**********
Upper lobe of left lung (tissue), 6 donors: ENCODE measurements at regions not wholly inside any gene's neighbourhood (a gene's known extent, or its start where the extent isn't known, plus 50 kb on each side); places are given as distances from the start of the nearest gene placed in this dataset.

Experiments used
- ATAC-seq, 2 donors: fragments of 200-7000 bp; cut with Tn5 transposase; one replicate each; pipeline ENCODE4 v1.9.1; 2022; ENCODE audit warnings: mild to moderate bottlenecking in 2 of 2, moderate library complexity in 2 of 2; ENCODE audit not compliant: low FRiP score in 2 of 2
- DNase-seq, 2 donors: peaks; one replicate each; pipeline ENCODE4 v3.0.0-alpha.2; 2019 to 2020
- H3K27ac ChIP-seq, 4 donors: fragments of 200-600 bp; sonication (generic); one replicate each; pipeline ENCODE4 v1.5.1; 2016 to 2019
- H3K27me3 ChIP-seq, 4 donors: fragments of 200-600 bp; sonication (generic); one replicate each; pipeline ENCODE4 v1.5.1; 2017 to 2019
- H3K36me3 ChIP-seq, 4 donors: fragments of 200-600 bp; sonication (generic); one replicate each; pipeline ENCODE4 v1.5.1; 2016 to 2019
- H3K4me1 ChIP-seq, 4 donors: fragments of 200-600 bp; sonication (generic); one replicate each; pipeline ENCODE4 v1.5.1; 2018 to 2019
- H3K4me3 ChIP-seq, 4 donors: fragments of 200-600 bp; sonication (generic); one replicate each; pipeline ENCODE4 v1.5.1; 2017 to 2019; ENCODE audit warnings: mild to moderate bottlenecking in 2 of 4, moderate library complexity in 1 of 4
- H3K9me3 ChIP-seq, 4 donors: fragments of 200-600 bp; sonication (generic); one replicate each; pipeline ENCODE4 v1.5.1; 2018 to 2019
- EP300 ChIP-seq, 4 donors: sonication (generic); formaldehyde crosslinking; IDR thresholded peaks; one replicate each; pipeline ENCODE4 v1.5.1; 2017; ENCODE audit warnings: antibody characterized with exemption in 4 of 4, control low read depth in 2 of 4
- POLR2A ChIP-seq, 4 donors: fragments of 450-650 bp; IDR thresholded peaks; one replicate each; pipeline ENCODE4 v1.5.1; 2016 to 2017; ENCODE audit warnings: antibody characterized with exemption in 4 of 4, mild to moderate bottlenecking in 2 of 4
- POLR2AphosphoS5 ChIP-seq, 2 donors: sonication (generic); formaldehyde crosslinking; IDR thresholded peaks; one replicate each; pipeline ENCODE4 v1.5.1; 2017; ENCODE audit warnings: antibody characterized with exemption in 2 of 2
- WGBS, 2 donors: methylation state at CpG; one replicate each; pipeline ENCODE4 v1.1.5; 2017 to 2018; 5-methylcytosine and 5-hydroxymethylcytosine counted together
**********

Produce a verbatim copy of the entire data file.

Upper lobe of left lung (tissue), 6 donors: ENCODE measurements at regions not wholly inside any gene's neighbourhood (a gene's known extent, or its start where the extent isn't known, plus 50 kb on each side); places are given as distances from the start of the nearest gene placed in this dataset.

Experiments used
- ATAC-seq, 2 donors: fragments of 200-7000 bp; cut with Tn5 transposase; one replicate each; pipeline ENCODE4 v1.9.1; 2022; ENCODE audit warnings: mild to moderate bottlenecking in 2 of 2, moderate library complexity in 2 of 2; ENCODE audit not compliant: low FRiP score in 2 of 2
- DNase-seq, 2 donors: peaks; one replicate each; pipeline ENCODE4 v3.0.0-alpha.2; 2019 to 2020
- H3K27ac ChIP-seq, 4 donors: fragments of 200-600 bp; sonication (generic); one replicate each; pipeline ENCODE4 v1.5.1; 2016 to 2019
- H3K27me3 ChIP-seq, 4 donors: fragments of 200-600 bp; sonication (generic); one replicate each; pipeline ENCODE4 v1.5.1; 2017 to 2019
- H3K36me3 ChIP-seq, 4 donors: fragments of 200-600 bp; sonication (generic); one replicate each; pipeline ENCODE4 v1.5.1; 2016 to 2019
- H3K4me1 ChIP-seq, 4 donors: fragments of 200-600 bp; sonication (generic); one replicate each; pipeline ENCODE4 v1.5.1; 2018 to 2019
- H3K4me3 ChIP-seq, 4 donors: fragments of 200-600 bp; sonication (generic); one replicate each; pipeline ENCODE4 v1.5.1; 2017 to 2019; ENCODE audit warnings: mild to moderate bottlenecking in 2 of 4, moderate library complexity in 1 of 4
- H3K9me3 ChIP-seq, 4 donors: fragments of 200-600 bp; sonication (generic); one replicate each; pipeline ENCODE4 v1.5.1; 2018 to 2019
- EP300 ChIP-seq, 4 donors: sonication (generic); formaldehyde crosslinking; IDR thresholded peaks; one replicate each; pipeline ENCODE4 v1.5.1; 2017; ENCODE audit warnings: antibody characterized with exemption in 4 of 4, control low read depth in 2 of 4
- POLR2A ChIP-seq, 4 donors: fragments of 450-650 bp; IDR thresholded peaks; one replicate each; pipeline ENCODE4 v1.5.1; 2016 to 2017; ENCODE audit warnings: antibody characterized with exemption in 4 of 4, mild to moderate bottlenecking in 2 of 4
- POLR2AphosphoS5 ChIP-seq, 2 donors: sonication (generic); formaldehyde crosslinking; IDR thresholded peaks; one replicate each; pipeline ENCODE4 v1.5.1; 2017; ENCODE audit warnings: antibody characterized with exemption in 2 of 2
- WGBS, 2 donors: methylation state at CpG; one replicate each; pipeline ENCODE4 v1.1.5; 2017 to 2018; 5-methylcytosine and 5-hydroxymethylcytosine counted together